But on October 23, 1986, he said, an IRS revenue agent came to his door demanding that he pay $3,130 in assessment, interest and penalties owed
    on his1974 taxes. He said the agent told him the IRS mistakenly had
    refunded the money.
    Action wasn’t long in coming. On Nov. 5, the IRS issued a notice to Barnett Bank of Palm Beach saying it wanted the $960 in Smith’s bank account because he owed $961.70 on his 1974 return. Euringer said the Nov. 5 bank account levy was a mistake.

    I’ve now made you aware that the United States went to considerable trouble to discourage me. The American press should wonder why. I’ve never read one word of wonder. The free press should wonder about a lot of the conniving of the United States. Looking at the “Memorandum for the Respondent in Opposition,� in The Supreme Court of the United States (case No. 80-1570), October Term, 1980, Wade H. McCree, Jr. Solicitor General:

    There is no basis for petitioner’s claim that the income tax is an unconstitutional confiscation of property without due process of law.

    Petitioner’s charges of fraud and harassment by the Internal Revenue Service are similarly without merit.

    Attorney McCree is a highly trained, highly paid government liar. The press asks no question about it. Thanks to the Palm Beach Post, the IRS paid me back with interest what it lawlessly took from me. Because the press doesn’t question this kind of government action, in 1994 the same IRS office in Portland, Oregon came at me again, this time lawlessly demanding over $35,000 in unpaid tax, penalty and interest. My wife and I were threatened with confiscation of our bank account. The IRS threatened to garnish my wife’s pay, threatened to take our home in payment of a tax we didn’t owe.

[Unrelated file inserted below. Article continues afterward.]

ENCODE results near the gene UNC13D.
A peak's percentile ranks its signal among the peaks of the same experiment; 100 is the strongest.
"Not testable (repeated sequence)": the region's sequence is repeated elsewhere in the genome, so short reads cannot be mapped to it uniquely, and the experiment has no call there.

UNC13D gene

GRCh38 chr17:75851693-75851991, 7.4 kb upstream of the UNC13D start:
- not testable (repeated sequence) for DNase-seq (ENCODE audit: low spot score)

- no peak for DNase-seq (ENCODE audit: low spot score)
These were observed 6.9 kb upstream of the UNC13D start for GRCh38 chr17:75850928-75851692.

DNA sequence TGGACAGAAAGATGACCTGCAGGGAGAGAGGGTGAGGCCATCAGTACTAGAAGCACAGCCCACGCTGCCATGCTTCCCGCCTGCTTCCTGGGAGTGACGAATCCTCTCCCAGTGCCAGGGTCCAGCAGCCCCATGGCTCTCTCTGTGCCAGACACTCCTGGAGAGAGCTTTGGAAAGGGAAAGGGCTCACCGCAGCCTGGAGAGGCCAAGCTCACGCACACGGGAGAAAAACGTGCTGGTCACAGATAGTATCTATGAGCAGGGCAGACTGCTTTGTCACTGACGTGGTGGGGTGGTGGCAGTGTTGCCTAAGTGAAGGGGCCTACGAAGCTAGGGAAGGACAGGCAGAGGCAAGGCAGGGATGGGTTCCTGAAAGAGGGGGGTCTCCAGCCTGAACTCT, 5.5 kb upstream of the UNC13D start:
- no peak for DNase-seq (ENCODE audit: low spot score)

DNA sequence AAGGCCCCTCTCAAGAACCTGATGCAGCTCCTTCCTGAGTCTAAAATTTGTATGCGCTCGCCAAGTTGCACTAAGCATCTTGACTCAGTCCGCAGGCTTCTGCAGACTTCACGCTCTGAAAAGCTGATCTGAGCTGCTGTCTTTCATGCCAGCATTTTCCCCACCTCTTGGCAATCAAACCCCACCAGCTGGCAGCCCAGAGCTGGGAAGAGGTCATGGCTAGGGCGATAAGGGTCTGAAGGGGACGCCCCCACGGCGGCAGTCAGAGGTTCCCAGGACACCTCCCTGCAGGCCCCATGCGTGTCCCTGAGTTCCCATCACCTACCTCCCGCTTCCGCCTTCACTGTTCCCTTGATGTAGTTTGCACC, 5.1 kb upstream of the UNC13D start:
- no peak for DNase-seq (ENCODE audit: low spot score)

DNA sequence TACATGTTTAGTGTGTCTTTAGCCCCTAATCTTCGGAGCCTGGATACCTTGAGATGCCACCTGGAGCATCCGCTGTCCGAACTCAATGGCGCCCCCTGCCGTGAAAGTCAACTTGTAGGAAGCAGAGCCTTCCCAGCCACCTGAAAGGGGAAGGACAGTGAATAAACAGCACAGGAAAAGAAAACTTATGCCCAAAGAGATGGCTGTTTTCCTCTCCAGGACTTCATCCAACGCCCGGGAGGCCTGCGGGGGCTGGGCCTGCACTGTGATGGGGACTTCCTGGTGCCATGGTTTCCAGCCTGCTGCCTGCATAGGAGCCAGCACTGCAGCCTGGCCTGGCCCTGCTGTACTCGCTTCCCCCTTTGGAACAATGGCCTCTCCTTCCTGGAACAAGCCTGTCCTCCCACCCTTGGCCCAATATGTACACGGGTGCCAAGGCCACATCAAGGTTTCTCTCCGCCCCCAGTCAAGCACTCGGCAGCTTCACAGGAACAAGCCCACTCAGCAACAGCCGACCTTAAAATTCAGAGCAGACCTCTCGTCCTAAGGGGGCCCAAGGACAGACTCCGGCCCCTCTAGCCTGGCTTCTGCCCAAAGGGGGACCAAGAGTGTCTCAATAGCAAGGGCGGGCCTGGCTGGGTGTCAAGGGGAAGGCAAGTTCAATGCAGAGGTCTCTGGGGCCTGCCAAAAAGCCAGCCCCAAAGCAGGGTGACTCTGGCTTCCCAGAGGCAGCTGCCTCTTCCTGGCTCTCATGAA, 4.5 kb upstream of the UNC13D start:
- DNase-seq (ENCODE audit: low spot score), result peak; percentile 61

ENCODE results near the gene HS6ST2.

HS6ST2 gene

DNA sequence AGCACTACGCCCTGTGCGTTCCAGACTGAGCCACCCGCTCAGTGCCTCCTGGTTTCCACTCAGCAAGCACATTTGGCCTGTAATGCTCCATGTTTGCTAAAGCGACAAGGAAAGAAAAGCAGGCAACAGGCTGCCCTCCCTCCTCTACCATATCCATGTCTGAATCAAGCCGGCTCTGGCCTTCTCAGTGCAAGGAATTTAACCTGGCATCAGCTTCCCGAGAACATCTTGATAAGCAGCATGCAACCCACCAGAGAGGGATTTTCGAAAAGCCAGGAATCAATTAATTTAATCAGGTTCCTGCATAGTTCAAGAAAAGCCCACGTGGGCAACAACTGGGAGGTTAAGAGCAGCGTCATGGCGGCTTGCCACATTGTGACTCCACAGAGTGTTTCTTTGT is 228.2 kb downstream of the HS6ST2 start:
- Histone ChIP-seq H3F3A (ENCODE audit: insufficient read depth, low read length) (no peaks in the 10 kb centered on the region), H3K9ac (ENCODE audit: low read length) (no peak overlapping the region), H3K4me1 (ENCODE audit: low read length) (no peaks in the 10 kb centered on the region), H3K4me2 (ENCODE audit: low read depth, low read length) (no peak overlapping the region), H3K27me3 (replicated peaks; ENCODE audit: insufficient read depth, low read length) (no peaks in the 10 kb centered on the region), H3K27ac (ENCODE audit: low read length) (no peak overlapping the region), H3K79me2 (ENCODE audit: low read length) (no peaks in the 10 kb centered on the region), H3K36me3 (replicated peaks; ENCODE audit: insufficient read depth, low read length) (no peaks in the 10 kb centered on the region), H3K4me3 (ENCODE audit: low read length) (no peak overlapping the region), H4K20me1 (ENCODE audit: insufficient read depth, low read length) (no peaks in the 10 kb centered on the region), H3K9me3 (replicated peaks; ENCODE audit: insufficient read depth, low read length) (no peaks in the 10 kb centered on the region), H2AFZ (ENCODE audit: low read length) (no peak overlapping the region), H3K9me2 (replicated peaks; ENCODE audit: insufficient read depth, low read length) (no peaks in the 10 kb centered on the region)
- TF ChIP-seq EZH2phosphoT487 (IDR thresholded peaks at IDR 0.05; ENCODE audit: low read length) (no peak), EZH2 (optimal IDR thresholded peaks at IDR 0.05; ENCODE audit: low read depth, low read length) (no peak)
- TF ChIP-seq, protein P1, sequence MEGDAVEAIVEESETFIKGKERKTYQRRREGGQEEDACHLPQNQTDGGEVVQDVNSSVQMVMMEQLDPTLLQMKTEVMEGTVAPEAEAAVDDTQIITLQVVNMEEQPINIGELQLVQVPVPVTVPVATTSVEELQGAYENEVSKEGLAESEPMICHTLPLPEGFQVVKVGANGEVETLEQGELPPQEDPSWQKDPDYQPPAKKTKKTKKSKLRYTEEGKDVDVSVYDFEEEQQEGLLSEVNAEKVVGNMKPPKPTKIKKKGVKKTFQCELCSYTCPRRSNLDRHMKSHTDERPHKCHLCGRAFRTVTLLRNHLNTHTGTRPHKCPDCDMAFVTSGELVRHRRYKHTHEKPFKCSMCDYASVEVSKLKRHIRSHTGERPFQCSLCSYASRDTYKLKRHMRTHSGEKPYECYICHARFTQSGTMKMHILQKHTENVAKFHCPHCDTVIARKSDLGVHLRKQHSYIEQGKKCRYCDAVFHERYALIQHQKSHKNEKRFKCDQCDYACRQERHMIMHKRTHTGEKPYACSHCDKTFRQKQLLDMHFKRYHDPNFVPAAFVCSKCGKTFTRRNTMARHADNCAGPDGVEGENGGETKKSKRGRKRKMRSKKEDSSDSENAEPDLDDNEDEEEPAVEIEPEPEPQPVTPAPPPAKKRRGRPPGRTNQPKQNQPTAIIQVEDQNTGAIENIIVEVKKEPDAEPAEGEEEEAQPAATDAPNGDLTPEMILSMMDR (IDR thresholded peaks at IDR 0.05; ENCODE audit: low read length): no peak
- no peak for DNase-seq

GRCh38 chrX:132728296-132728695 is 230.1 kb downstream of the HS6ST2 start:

.
    Government entitlement is a pyramid game. Par for the course, conniving politicians look for ways to give people a lot for a little—let the next generation deal with the problems, generation after generation, until we go down the tube. And the press never asks a question.

    Bickering politicians send the message to do unto others before they do unto you. Government is getting evermore intrusive. Americans of the liberal persuasion are burning the flag and marching in the streets. These people think government should be the cure-all for their woes. The press never asks a question of the constitutionality of this conniving government. It robs Peter to pay Paul.

    As a taxpayer, I know my government is a lawless, conniving fraud. I got one story in the newspaper for all my hard work, which doesn’t say a lot for America’s free press.

  16. Erwin Mader said,

    July 7, 2008 at 20:34

    Where can I find the book “German cancer Breakthrough” by Andrew Scholberg.

  17. Righteous Bubba said,

    July 7, 2008 at 20:39

    Over there.

  18. mikey said,

    July 7, 2008 at 21:56

    Nope. I moved it way over here…

    mikey

  19. Righteous Bubba said,

    July 7, 2008 at 22:05

    Now I look like an idiot because people keep moving that stack of Matt Furey videos around and fucking up the catalog.

  20. mikey said,

    July 7, 2008 at 22:10

    Sorry, RB. I wasn’t fucking with you, I just put in with the other stuff I didn’t want my mom to see if she looked in February…

    mikey